Also, if you're not an orthodox Jew, this letter is not to you. My friend, Alan, is compulsively orthodox. I admire his obsession for kosher food but found his habit of hiding his kippah under a baseball cap a bit hypocritical.
I'm truly sorry that your efforts at making a go of it on the Internet have ended in failure. However, I'm convinced your constant criticism of my website is an expression of envy driven by frustration.
If it's any comfort you may be pleased to know that I attempted previous efforts at online publishing before finding success with DailyKenn.com. Yes, I was a failure just like you but with this notable difference: Rather than attacking successful people in a jealous rage, I observed and learned from their success.
• This question should be at the front our minds: What are successful people doing that I'm missing? The next step is to learn. The third step is to apply what we learn.
More succinctly stated, we should watch, learn, and apply.
I observe successful news websites searching for trends and patterns. If I find many websites making identical changes, I assume there is a reason. A few months ago, for example, I noticed that many successful conservative sites were including humorous YouTube videos that were unrelated to their normal content. I watched, learned, and applied and now I know why they added the videos.
Watch, learn, and apply.
• The contention that your criticism was "tough love" was never taken seriously. To be honest, I suspected your bursts of groundless critiques were alcohol speaking; that you had fallen off your religious wagon.
However, when you openly criticized me on Facebook, all doubt was dismissed. The Apostle Peter observed in his first epistle, "...love covers a multitude of sins."
To paraphrase in the vernacular, we don't openly criticize those we love. That is, our true friends won't attack us in public but will keep the criticism confidential. Your "tough love" was neither tough nor love. It was an expression of envy.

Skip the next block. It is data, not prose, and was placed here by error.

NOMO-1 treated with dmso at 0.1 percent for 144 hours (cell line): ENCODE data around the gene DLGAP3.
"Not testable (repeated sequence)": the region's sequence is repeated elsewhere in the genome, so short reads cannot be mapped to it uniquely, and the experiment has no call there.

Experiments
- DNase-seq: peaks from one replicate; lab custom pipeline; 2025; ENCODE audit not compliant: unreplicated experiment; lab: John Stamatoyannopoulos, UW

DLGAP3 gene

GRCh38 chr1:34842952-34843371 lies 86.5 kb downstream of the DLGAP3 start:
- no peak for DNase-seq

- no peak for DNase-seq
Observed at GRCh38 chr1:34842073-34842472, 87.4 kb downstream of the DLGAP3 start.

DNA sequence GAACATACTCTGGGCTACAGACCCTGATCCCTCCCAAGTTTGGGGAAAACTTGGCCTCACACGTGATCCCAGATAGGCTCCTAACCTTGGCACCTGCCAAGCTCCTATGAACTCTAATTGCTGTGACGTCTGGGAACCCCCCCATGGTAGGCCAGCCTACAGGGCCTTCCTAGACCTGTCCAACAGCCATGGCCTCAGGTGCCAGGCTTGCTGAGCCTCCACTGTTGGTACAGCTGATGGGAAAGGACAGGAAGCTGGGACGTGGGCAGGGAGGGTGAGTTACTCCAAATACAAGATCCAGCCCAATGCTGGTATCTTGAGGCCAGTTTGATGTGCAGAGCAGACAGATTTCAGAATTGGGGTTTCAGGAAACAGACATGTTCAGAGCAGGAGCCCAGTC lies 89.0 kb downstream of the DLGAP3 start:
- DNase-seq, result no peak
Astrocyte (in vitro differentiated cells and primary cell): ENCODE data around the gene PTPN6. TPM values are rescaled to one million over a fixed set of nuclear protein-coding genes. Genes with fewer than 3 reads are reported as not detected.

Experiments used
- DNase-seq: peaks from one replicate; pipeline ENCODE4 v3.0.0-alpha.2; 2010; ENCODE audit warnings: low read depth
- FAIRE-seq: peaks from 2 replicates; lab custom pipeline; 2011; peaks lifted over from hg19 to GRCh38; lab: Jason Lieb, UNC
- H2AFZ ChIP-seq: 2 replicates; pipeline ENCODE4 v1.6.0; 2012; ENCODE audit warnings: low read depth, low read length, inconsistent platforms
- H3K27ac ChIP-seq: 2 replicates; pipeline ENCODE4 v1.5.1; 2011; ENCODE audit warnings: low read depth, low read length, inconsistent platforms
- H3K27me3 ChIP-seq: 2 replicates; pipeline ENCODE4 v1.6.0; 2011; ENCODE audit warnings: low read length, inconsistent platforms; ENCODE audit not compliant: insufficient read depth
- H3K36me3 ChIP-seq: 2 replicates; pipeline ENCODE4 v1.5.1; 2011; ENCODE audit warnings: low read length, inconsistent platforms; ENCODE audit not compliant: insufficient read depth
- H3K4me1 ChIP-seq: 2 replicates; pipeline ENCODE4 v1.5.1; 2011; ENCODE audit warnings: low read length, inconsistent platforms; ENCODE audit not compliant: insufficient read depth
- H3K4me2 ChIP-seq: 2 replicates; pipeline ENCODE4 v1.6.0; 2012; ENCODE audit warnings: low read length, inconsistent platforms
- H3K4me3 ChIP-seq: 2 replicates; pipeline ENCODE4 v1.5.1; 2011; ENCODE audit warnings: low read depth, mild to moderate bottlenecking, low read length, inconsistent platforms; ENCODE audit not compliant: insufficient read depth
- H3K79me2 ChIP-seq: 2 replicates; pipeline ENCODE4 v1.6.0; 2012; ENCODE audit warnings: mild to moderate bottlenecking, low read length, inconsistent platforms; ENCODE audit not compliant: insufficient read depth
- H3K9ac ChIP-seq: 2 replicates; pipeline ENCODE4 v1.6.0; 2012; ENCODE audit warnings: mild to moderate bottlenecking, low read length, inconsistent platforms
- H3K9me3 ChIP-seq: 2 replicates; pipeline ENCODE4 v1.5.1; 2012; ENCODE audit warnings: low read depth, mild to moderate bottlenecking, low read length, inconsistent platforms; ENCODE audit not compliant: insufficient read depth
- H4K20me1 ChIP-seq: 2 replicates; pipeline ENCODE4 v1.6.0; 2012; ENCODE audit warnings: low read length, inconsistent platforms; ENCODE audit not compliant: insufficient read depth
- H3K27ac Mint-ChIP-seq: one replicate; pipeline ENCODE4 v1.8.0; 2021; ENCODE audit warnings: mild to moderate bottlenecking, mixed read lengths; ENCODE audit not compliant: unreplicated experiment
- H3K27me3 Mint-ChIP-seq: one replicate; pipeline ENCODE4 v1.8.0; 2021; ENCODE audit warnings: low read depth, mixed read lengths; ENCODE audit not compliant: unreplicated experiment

Yes, I realize that orthodox Jews don't adhere to the New Testament. Peter's wisdom, however, transcends religion. Even an atheist would agree that love covers a multitude of sins.
That is why I don't use your real name. Attacking friends in public is a crude character flaw. We should reserve that honor for the likes of Barack Obama and Miley Cyrus. By the way, you stink at karaoke, but you'll never find me saying that on Facebook.
That's not to say that I am above criticism, nor do I reject it out of hand. You may be interested to know, Alan, that I had dinner with another Facebook friend in October. He bluntly advised me that the appearance of my website stunk and needed a face lift. Realizing his criticism was objective and honest, I heeded his advice and changed the site's format. The outcome was astounding. Our average daily page views increased as much as seven fold.
• You seem to be bothered that I don't use my real last name.
Pseudonyms are common marketing strategies. Most of us know that Mark Twain's real name was Samuel Clemens and John Wayne's real name was Marion Morrison.
The truth is, Alan, few can correctly pronounce my real last name and fewer can remember it. Again, using a simple name is a marketing strategy and when the name is associated with the core product, it is even more beneficial. For what it's worth, a few will occasionally address me as "Mr. Daily" when they meet me in person. I always correct them.
I don't hide my real last name. If you listened to my radio show, you would know that.
• You also take exception to the fact that I'm raking in huge profits with my website.
I wish that were true and, if it were, I would not apologize. Most of the income generated by the site is invested in overhead and related expenses. Who knows? Maybe someday I'll become an Internet millionaire. In the meantime, my online efforts are a labor of love and an investment of time.
I hope you're taking notes. Critics are like tone-deaf karaoke singers. They have no talent but draw much attention.
• When I launched my direct mail business in 1984, I earned $25 my first full year in business. I cashed my first paycheck in December of that year and invested in gasoline for a trip to Indianapolis where I treated my parents to Frostys at Wendy's. My second year in business produced a part-time income and the third year yielded full-time profits.
I've been a full-time direct marketer ever since, choosing to begin retirement on my terms this year.
Take note that few business ventures begin with immediate financial success.
Take note that your most valuable assets transcend dollar value. Your friends and family are scarce commodities. Think of them as rare coins to be held for life. Throwing away friends reveals both a lack of business sense and common sense.
• By the way, you may also want to take note that your hero, Glenn Beck, commits many of the same "offenses" you accuse me of, with the exception that his income is significantly higher. Beck earns about $20-million per year [source].
If you find that income obscene, you may want to send Beck one of your 'tough love' messages. Who knows? Maybe he'll write his own 'Dear Alan' letter!
He also spells his first name with a double 'n'.
I find many of Beck's views anathema. Nonetheless, I admire his marketing acumen. I will watch, learn, and apply.
You should do the same.
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